Food Waste Regulations (Northern Ireland) 2015
From 1st April 2017, food business operators are prohibited from depositing food waste in a public drain or sewer, or in a drain that connects to a public drain or sewer.
Waste (Scotland) Regulations 2012/Section(2K)
From 1st Jan.2016, food business operators are prohibited from depositing food waste* into a public drain or sewer, punishable by a spot fine of £300 and up to £10,000 upon prosecution.
Waste (England & Wales) Regulations 2011
A ban on food waste* disposal into a public drain or sewer is currently pending legislative approval through an Environmental White Paper Bill in Wales’ Assembly.
Food (Safety and) Hygiene Regulations (England, Wales & N. Ireland) 2016
Food business operators are required to have food safety and hygiene management control procedures in place and to demonstrate compliance around HACCP principles.
FOOD WASTE REGULATIONS
Wet waste food particles will inevitably be discharged through plugholes during any wash-ware discharging operation, unless suitable food-to-drain prevention measures are in place. This never-ending food supply leaves a trail back to the premises that attract pests.
Sink strainers can only restrict some larger food particles* from waste water discharges and it is important that commercial food operations install food trap interceptor tanks which are adequately designed to trap both large and fine food sediment particles through settlement as well as the free floating organic hydrocarbon component through flotation.
A commercial food trap interceptor should incorporate a regular removal regime of all these trapped food waste particles, so as to prevent them from building up and bypassing down stream into the drainage system.
The food trap can be categorised as non-complex equipment, requiring only gravity to allow settlement and does not need any moving parts or power supply for it to operate. The sealed tank unit should have a removable cover to allow complete internal access, for both inspection and for the regular removal of all the intercepted food particles.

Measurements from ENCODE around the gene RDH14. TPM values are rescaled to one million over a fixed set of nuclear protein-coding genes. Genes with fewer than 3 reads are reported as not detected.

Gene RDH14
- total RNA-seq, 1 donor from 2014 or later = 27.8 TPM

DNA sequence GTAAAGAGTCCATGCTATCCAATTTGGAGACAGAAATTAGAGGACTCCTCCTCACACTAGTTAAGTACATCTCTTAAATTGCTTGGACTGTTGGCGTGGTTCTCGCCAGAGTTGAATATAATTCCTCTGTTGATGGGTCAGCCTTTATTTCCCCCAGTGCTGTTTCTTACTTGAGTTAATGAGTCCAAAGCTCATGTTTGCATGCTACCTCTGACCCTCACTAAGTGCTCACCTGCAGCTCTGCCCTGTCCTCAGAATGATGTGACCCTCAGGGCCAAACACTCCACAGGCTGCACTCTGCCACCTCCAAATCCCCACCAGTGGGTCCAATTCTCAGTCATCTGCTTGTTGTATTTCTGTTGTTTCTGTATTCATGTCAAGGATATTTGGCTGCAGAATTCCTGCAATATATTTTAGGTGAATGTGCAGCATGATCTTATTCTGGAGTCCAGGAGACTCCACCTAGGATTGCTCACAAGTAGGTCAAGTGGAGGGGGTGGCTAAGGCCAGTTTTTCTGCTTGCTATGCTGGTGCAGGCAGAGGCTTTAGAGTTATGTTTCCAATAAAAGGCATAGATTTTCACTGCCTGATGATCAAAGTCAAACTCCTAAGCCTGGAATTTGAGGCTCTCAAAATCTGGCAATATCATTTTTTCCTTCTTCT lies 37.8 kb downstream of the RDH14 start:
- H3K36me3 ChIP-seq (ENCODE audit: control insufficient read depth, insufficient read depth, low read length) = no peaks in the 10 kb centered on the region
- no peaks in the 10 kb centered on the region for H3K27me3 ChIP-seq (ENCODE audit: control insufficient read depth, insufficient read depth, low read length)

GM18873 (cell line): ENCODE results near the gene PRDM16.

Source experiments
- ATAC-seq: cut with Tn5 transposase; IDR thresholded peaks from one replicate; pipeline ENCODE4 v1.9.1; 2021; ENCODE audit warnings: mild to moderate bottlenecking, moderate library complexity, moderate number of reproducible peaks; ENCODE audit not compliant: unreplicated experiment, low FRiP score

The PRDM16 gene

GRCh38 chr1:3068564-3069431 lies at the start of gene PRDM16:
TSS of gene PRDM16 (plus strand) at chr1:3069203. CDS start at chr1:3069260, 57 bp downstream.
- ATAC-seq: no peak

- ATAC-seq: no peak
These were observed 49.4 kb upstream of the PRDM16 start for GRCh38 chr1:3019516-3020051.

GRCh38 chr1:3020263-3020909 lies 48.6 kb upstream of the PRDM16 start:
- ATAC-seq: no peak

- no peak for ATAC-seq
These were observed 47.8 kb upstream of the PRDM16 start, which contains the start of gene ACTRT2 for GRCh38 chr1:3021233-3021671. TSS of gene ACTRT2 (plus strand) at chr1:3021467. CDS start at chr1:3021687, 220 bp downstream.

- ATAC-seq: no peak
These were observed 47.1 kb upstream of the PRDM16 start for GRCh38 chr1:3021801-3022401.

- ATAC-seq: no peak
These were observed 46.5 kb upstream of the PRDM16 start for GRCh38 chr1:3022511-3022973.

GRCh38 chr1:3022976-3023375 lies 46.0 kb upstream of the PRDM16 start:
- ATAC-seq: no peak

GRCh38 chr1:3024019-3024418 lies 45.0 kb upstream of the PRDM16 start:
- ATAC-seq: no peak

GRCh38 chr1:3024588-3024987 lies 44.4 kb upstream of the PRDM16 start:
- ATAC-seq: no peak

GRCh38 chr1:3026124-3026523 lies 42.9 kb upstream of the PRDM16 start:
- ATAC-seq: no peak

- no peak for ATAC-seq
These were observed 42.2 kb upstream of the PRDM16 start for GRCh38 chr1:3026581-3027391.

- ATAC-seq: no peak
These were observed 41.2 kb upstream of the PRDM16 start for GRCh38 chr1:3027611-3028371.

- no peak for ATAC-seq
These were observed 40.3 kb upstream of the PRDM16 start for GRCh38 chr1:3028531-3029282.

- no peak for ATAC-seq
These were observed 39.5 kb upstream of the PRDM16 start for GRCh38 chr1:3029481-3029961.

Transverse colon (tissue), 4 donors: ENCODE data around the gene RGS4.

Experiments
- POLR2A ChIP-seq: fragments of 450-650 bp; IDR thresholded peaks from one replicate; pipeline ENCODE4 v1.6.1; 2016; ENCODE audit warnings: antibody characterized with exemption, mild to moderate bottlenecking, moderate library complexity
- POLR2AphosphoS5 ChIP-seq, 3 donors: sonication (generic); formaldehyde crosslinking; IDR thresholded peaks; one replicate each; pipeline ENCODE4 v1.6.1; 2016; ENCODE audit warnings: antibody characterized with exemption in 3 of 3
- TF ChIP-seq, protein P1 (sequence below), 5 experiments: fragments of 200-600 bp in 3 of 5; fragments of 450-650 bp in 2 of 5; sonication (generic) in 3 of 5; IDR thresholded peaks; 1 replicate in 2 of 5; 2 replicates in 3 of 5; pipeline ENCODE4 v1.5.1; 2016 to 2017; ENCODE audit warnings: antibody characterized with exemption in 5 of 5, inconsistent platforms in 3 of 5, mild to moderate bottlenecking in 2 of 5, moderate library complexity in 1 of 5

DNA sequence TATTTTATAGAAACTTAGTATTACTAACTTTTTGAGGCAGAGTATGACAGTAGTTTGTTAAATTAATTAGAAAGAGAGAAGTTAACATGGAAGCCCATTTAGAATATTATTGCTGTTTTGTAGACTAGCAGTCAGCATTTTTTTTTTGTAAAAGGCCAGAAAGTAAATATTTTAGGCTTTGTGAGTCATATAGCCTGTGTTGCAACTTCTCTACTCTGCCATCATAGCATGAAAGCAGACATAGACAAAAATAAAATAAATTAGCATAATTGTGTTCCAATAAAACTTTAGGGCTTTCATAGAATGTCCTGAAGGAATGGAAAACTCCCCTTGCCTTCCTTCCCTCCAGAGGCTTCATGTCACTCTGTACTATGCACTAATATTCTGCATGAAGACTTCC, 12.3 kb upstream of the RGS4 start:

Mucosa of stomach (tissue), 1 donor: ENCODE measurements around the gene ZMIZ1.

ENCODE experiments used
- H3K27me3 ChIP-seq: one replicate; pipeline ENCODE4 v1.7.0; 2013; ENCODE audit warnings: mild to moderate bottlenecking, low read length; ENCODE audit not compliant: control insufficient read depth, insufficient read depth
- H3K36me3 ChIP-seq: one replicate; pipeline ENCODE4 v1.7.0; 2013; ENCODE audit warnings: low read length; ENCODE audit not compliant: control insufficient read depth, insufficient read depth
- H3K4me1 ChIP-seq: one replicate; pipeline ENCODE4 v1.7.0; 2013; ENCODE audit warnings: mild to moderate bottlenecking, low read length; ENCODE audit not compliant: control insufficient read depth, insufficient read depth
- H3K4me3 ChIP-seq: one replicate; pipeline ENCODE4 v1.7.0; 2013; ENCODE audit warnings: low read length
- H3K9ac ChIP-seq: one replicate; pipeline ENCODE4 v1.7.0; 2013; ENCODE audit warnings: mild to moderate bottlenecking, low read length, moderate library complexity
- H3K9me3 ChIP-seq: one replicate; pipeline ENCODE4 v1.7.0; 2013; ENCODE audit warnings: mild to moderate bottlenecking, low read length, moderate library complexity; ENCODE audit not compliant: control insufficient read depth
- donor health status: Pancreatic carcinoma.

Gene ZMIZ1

FOOD HYGIENE REGULATIONS
Food Business Operators should be able to demonstrate to their local authority compliance officials, that they have management control procedures in place that are designed to prevent food waste from entering the public drain and comply with all current food law.
From 1st April 2017 food business premises that continue to discharge using the drainage system as an illegal dumping ground for disposal of food waste, through non-intercepted pipework will be deemed to be utilising structurally inadequate plumbing and drainage.
Local authority officials who accept self-attestation in place of physical evidence of compliance with current food law should file this in documented form for reference, should future issues arise indicating a challenge to the contrary, or should a conflict with another intergovernmental department later develop.
How to select a Food Trap Interceptor …
Select a Food Trap that is completely sealed from the kitchen atmosphere to prevent escape of foul sewer gas.
Ensure that there is total access to all internal compartments within the interceptor unit to allow complete removal of all food sediment.
Select a Food Trap that has sufficient storage volume to retain the recommended optimum retention of one months’ throughput and a minimum of two weeks worth.
Design and group the kitchen wash-down appliances with their plumbing and drainage layouts to converge at single centralized interception point/s.
Select the installation location of the Food Trap Interceptor to be under-ground and outside* from the kitchen as the first preference option wherever possible.
On 1st April 2017, N. Ireland sets a new legal precedent when the final clause of the Food Waste Regulations (N. Ireland) comes into effect.